Science teacher Gary Gatfield, history teacher Thomas Goepel and English teacher Terry Caldwell all retire after a combined 139 years of teaching at Loyola High School. The recent retirement of these renowned teachers has sparked memories of many students who had them as teachers.
Gatfield has taught a wide range of courses, from Oceanography to Physics 12. During his time at Loyola, Gatfield often spent a week leading seniors on their Kairos retreats. Gatfield, well-known for his passion for the sciences, inspired many Loyola students to study and share in his love for science.
Aidan Khare ‘20 said, “Gary Gatfield was one of the kindest and most down to earth teachers I’ve had at Loyola. The aquarium project and experiments [in Oceanography class]were always a bright spot in my day.”
Aman Johnson ‘20 added, “There was never a dull moment in Oceanography. Mr. Gatfield always knew how to make us laugh. It was one of my favorite classes.”
Ian Kolesnikow ‘20 said, “Mr. Gatfield’s Oceanography class was one of my favorite classes I had at Loyola; decorating my fish tank, grieving dead fish with my partners, and learning the basics of Big Blue all made for a great time. Mr. Gatfield’s enthusiasm for the sea may only be challenged by Poseidon himself. I will never forget the fond memories I made in Oceanography with my classmates and Mr. Gatfield.”
Liam Landon ‘20 reflected, “I walked into Mr. Gatfield’s class a young, impressionable scientist and emerged a full fledged oceanographer. From engaging labs to interesting lectures, Mr. Gatfield’s Oceanography class was an incredible experience that taught me just how amazing the oceans can be. A great teacher, and an even greater man, Mr. Gatfield was one of the most memorable and remarkable teachers I have had the privilege of learning from.”
Goepel taught many history courses at Loyola High School over the course of 46 years and made a lasting impression on many of his students. His classroom provided an environment that challenged and inspired. Among the courses he taught were AP U.S. History and AP European History. Assigning personalized nicknames to each of his students, Goepel instilled unforgettable memories that his students continue to reminisce about.
Senior Cameron Kuritani recalls, “Mr. Goepel would refer to every student by their nick-name throughout the entire school year, showing the personal connection he formed with each and every one of his students. Each day in class was memorable, whether it be the joking call for the 40-hour workday, the insistence on golf being the utmost superior sport, or his comedic commentary about American history. Infamous for his 2-page papers, Mr. Goepel pushed every student to be the best student they could be, jokingly stressing a lack of effort would result in a ‘loose deuce’ on the AP test.”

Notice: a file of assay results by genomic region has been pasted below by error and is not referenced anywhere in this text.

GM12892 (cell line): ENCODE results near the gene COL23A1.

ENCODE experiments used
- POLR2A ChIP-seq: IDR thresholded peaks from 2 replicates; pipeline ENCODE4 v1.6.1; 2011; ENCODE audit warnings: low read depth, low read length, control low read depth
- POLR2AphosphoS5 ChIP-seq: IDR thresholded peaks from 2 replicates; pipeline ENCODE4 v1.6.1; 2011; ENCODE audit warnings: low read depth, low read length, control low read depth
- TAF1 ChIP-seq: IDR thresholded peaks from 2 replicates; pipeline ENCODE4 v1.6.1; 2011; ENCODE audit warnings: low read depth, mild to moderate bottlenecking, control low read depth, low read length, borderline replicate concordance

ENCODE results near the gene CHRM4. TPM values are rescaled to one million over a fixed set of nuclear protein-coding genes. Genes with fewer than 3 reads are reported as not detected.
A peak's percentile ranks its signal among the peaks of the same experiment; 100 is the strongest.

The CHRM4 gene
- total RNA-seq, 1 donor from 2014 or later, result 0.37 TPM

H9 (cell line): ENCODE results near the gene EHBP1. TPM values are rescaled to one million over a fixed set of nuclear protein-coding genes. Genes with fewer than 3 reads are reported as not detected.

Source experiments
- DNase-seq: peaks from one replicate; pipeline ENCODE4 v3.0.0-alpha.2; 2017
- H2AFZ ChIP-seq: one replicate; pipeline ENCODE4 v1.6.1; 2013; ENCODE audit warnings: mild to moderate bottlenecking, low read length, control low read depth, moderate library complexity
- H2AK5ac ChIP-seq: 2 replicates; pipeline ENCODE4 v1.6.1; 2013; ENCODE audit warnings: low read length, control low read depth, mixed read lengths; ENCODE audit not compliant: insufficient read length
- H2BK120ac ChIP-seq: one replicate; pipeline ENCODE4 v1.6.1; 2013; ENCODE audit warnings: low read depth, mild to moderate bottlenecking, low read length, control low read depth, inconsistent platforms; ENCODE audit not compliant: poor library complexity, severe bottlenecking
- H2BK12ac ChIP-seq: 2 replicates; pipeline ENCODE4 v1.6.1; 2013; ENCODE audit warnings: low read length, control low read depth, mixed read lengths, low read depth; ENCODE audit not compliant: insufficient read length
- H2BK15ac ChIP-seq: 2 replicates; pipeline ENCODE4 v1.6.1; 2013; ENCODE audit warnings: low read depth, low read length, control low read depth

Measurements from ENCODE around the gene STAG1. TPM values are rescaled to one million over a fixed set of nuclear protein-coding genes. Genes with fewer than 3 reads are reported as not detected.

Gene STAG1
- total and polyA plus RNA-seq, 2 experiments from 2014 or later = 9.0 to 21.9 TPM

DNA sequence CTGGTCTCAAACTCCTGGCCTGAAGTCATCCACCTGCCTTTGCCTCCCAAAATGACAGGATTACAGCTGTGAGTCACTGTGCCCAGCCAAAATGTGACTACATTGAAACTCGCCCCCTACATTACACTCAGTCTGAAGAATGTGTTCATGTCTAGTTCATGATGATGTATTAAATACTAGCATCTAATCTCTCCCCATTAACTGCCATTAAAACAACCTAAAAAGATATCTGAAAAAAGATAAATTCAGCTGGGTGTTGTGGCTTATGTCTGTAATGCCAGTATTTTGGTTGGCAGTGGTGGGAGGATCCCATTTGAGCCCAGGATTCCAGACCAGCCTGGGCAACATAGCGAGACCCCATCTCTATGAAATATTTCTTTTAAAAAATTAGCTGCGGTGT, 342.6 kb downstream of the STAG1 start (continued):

Goepel created a unique bond between himself and his students. He had the mindset of putting his students’ well-being before schoolwork and made sure his students all had a balanced workload.
Kuritani continues, “Not only was Mr. Goepel a fantastic teacher whose students always tested extremely well on the AP test, but also he was a caring man who loved to teach. AP US History was truly an educational experience that I have never had [before]and I believe will never have again, and I am forever grateful for Mr. Goepel.”
Caldwell taught at Loyola High School for 46 years. He is well known by the Loyola community for his rigorous yet insightful English courses. Caldwell also served as a debate coach, an El Camino moderator and a Windowpanes moderator. Some fond memories of Caldwell include his infamous phrases such as “Woefully inadequate” and “Time will pass, but will you?”
After having Caldwell for both English I and Honors English II, junior Dane Utley said, “Despite all the mental hardships, Caldwell really shaped me into the student I am today with his study and organization tactics and advice especially. I will also carry with me a mental toughness that only Caldwell could have given me. Caldwell played an essential role in getting kids into a Loyola mind and shaping their work ethics. He will truly be missed by everyone.”
Sometimes referred to as the “Hellraiser,” Caldwell was known for his intricate lectures that left many students with a deeper understanding of the work presented. From answering questions on Puritan writings to discussing the literary devices used in Romantic literature, Caldwell’s English students were always working.
Junior Brennan Calderon recalled, “I remember a time in class where we were reading ‘The Cask of Amontillado’ and no one could answer one of his questions. He went from person to person asking for an answer and was repeatedly met with the wrong one, becoming more upset with each failed attempt. The string of answers became so long that he even threatened to grade our homework for correctness rather than completion. When it was my turn to answer, I got the question right and ended our class losing streak (however, I only derived that answer from 15 minutes filled with frantic page-turning and learning what the answer wasn’t from my braver classmates). Those 15 minutes of fear were unpleasant, but they really caused me to engage with the literature and learn it on a higher level.”
The Loyola community will most definitely miss Gatfield, Goepel and Caldwell. The legacy they leave behind is unforgettable, and Loyola has been forever enhanced and defined by their work.